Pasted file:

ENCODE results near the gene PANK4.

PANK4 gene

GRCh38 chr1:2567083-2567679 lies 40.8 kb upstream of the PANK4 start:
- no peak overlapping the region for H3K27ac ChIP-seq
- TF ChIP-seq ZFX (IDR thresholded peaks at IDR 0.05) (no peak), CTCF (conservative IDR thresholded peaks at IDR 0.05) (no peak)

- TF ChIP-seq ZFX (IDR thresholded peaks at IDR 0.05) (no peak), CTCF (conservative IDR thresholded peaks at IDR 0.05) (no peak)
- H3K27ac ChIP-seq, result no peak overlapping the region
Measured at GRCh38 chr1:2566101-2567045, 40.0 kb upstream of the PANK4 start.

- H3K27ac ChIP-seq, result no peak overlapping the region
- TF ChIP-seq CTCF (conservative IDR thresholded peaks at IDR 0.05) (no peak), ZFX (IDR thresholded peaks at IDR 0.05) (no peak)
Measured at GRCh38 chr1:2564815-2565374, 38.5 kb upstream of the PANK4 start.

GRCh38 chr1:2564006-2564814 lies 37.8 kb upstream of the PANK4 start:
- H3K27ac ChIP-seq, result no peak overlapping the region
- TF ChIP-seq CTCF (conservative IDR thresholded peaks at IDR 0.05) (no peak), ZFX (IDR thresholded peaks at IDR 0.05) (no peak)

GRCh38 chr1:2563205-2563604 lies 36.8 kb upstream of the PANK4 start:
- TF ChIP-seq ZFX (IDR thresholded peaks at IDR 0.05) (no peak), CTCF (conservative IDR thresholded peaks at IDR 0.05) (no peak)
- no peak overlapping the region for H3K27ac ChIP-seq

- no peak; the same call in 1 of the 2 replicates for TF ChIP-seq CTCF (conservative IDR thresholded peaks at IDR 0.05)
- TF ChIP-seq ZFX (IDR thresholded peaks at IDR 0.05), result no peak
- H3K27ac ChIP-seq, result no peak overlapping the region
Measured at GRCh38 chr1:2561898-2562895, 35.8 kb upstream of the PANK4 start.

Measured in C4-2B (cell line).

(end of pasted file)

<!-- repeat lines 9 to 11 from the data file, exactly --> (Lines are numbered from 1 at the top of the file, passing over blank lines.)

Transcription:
- H3K27ac ChIP-seq, result no peak overlapping the region
- TF ChIP-seq CTCF (conservative IDR thresholded peaks at IDR 0.05) (no peak), ZFX (IDR thresholded peaks at IDR 0.05) (no peak)
Measured at GRCh38 chr1:2564815-2565374, 38.5 kb upstream of the PANK4 start.